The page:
|Publication number||US4264664 A|
|Application number||US 06/050,303|
|Publication date||Apr 28, 1981|
|Filing date||Jun 20, 1979|
|Priority date||Jan 26, 1978|
|Also published as||DE2803299A1, DE2803299C2|
|Publication number||050303, 06050303, US 4264664 A, US 4264664A, US-A-4264664, US4264664 A, US4264664A|
|Original Assignee||Kurt Kunz|
|Export Citation||BiBTeX, EndNote, RefMan|
|Patent Citations (11), Referenced by (37), Classifications (19)|
|External Links: USPTO, USPTO Assignment, Espacenet|
This is a continuation-in-part of U.S. Patent Application Ser. No. 948,576 filed Oct. 4, 1978, now abandoned, and claims the effective date thereof for all commonly disclosed subject matter.
The present invention relates to metal-coated foil and to curtains which incorporate such foil.
It has been known heretofore to employ metal-coated foil to reflect heat and light rays and thereby control the temperature in a building. Thus, in the summer months, the rays of heat and light may be reflected away from the building. Whereas, in the winter months, such rays may be permitted to enter the building.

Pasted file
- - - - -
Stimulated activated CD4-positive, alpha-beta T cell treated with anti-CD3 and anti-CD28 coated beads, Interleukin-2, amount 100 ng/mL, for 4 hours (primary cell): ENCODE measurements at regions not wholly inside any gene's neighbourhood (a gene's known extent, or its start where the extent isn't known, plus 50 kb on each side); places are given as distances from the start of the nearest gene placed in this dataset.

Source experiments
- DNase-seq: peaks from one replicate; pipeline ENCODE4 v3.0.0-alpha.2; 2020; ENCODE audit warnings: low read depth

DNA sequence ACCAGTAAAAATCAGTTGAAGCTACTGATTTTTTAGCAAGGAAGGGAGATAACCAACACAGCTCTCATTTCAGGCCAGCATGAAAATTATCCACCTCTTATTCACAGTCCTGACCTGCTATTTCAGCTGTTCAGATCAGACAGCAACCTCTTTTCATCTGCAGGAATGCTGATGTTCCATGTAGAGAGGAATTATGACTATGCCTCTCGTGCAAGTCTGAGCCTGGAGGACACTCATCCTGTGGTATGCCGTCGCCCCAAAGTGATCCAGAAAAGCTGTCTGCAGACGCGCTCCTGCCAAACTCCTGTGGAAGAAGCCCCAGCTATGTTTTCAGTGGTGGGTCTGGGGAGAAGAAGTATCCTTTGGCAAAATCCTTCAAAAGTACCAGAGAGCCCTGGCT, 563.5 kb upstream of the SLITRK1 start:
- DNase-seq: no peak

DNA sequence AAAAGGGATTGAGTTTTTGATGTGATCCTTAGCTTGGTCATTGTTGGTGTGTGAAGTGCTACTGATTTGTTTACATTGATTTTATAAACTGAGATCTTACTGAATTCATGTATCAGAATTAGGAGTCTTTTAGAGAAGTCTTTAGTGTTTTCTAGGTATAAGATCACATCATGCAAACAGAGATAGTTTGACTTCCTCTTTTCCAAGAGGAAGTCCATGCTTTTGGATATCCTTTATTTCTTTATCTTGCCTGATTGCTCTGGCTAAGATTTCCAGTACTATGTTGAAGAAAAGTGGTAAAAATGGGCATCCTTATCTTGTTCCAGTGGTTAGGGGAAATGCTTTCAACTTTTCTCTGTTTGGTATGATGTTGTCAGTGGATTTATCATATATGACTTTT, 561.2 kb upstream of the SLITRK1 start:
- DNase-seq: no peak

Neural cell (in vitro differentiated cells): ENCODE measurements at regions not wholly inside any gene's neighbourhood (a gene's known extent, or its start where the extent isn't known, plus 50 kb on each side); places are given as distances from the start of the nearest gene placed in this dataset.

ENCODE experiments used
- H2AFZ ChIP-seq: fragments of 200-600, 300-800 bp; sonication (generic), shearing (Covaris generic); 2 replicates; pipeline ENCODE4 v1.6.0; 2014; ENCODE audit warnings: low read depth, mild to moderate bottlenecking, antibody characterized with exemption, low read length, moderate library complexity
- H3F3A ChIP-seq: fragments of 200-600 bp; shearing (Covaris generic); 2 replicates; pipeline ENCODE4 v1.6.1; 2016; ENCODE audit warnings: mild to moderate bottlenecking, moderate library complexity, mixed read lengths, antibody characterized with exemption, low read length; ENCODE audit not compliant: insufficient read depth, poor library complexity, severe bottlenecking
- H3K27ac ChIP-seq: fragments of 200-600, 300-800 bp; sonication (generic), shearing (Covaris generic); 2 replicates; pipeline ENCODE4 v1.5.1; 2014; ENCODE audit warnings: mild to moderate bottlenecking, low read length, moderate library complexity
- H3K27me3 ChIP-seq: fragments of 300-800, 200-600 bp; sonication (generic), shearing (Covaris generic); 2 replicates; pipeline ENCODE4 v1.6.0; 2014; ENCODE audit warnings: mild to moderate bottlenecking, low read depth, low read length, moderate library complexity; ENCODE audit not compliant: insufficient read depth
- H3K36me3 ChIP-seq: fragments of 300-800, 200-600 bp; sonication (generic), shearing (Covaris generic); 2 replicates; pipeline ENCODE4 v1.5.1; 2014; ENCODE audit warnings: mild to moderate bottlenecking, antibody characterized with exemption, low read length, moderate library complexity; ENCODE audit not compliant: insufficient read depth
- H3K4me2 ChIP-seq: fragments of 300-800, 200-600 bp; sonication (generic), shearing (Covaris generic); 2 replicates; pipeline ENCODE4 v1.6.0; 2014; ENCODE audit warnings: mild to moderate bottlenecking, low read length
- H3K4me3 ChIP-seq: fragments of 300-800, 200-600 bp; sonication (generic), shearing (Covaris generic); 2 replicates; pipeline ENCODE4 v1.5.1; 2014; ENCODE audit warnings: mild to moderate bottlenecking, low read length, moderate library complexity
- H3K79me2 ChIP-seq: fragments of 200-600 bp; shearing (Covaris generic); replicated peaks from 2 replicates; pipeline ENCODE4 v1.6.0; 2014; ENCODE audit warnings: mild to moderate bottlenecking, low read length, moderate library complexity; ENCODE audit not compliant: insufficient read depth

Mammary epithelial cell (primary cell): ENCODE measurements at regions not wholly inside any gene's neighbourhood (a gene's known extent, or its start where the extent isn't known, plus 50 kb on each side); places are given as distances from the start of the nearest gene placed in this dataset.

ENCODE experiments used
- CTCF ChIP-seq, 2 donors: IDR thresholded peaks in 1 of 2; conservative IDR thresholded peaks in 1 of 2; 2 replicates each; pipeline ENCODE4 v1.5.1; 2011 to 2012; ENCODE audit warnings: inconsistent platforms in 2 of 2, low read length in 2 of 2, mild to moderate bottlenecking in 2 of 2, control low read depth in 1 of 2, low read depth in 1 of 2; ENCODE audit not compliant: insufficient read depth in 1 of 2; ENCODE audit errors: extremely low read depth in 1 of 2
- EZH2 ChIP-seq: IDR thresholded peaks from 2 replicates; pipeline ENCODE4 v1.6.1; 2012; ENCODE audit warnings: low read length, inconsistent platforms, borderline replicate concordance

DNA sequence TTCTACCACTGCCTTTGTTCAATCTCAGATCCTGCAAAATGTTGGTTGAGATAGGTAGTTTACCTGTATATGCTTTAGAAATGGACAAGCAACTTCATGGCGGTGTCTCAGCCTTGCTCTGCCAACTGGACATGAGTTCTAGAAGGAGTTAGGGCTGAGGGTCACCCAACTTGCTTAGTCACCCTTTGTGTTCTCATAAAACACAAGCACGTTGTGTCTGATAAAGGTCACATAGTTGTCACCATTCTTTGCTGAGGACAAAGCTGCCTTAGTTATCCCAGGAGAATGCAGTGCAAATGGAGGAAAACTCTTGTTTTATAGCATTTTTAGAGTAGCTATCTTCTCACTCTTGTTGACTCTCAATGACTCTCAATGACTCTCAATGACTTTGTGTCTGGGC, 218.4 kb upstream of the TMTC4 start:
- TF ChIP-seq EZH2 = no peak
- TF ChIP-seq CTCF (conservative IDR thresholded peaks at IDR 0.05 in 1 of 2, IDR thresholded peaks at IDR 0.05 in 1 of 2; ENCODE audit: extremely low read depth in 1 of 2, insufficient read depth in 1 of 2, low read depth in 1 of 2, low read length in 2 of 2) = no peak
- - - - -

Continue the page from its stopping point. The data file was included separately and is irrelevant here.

The conventional manner of utilizing metal-coated foil in the past has been to adhesively secure the foil over all or selected window areas of the structure or to selected window shades. In the first instance, it was found that incident light whether it be natural or artificial was focused by the foil and reflected outwardly of the structure in a manner such that frequently pedestrians and the drivers of vehicles were temporarily blinded. The result, of course, was the undesirable and inadvertent creation of traffic hazards. In the latter instance, i.e. when the foils were secured to window shades so as to be movable therewith, waves of light were produced which caused a variety of reflected moving images to be created. The net result was an adverse effect upon the esthetic appearance of the building with little or no reduction in glare.
It is, therefore, one object of this invention to provide metal-coated plastic foil which is capable of reflecting diffusely incident light which impinges thereon, whereby the foil may or may not be translucent within the range of visible light.
It is another object of the invention to provide metal-coated plastic foil which reflects incident light in a directionally controlled manner.
It is a further object of the invention to provide a curtain structure which incorporates metal-coated plastic foil of the character described so as to enable improved control over the reflectance of heat and light rays and thereby over temperature conditions within a building.
Other objects and advantages of the invention will become readily apparent to persons skilled in the art from the ensuing description.